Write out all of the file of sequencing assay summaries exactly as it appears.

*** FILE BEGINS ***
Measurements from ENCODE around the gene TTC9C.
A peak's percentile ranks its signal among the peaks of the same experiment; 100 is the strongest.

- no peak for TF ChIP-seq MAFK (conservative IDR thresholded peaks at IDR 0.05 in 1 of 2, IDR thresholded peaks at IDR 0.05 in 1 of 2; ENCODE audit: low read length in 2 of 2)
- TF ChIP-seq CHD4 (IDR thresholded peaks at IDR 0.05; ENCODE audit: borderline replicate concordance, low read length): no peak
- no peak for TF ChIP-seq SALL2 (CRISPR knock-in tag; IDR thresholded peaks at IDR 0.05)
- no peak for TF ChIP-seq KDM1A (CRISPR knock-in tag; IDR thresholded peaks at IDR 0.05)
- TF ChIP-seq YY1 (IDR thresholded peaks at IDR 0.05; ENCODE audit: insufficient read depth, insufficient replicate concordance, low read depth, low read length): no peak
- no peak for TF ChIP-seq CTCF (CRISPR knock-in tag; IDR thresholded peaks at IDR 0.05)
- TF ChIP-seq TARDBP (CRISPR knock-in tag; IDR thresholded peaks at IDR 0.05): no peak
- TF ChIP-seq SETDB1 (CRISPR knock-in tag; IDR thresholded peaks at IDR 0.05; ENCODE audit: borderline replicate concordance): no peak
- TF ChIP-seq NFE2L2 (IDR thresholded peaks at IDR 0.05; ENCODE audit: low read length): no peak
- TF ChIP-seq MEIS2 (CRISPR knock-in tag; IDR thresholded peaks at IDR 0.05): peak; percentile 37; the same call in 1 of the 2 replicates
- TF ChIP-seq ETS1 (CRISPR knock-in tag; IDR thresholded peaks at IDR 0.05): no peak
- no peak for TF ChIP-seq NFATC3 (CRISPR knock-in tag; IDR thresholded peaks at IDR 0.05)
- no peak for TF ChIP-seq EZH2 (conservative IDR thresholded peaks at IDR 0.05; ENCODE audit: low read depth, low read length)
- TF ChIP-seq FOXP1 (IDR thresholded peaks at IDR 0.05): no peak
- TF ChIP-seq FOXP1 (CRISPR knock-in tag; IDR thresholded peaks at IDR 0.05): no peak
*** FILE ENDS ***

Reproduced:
Measurements from ENCODE around the gene TTC9C.
A peak's percentile ranks its signal among the peaks of the same experiment; 100 is the strongest.

- no peak for TF ChIP-seq MAFK (conservative IDR thresholded peaks at IDR 0.05 in 1 of 2, IDR thresholded peaks at IDR 0.05 in 1 of 2; ENCODE audit: low read length in 2 of 2)
- TF ChIP-seq CHD4 (IDR thresholded peaks at IDR 0.05; ENCODE audit: borderline replicate concordance, low read length): no peak
- no peak for TF ChIP-seq SALL2 (CRISPR knock-in tag; IDR thresholded peaks at IDR 0.05)
- no peak for TF ChIP-seq KDM1A (CRISPR knock-in tag; IDR thresholded peaks at IDR 0.05)
- TF ChIP-seq YY1 (IDR thresholded peaks at IDR 0.05; ENCODE audit: insufficient read depth, insufficient replicate concordance, low read depth, low read length): no peak
- no peak for TF ChIP-seq CTCF (CRISPR knock-in tag; IDR thresholded peaks at IDR 0.05)
- TF ChIP-seq TARDBP (CRISPR knock-in tag; IDR thresholded peaks at IDR 0.05): no peak
- TF ChIP-seq SETDB1 (CRISPR knock-in tag; IDR thresholded peaks at IDR 0.05; ENCODE audit: borderline replicate concordance): no peak
- TF ChIP-seq NFE2L2 (IDR thresholded peaks at IDR 0.05; ENCODE audit: low read length): no peak
- TF ChIP-seq MEIS2 (CRISPR knock-in tag; IDR thresholded peaks at IDR 0.05): peak; percentile 37; the same call in 1 of the 2 replicates
- TF ChIP-seq ETS1 (CRISPR knock-in tag; IDR thresholded peaks at IDR 0.05): no peak
- no peak for TF ChIP-seq NFATC3 (CRISPR knock-in tag; IDR thresholded peaks at IDR 0.05)
- no peak for TF ChIP-seq EZH2 (conservative IDR thresholded peaks at IDR 0.05; ENCODE audit: low read depth, low read length)
- TF ChIP-seq FOXP1 (IDR thresholded peaks at IDR 0.05): no peak
- TF ChIP-seq FOXP1 (CRISPR knock-in tag; IDR thresholded peaks at IDR 0.05): no peak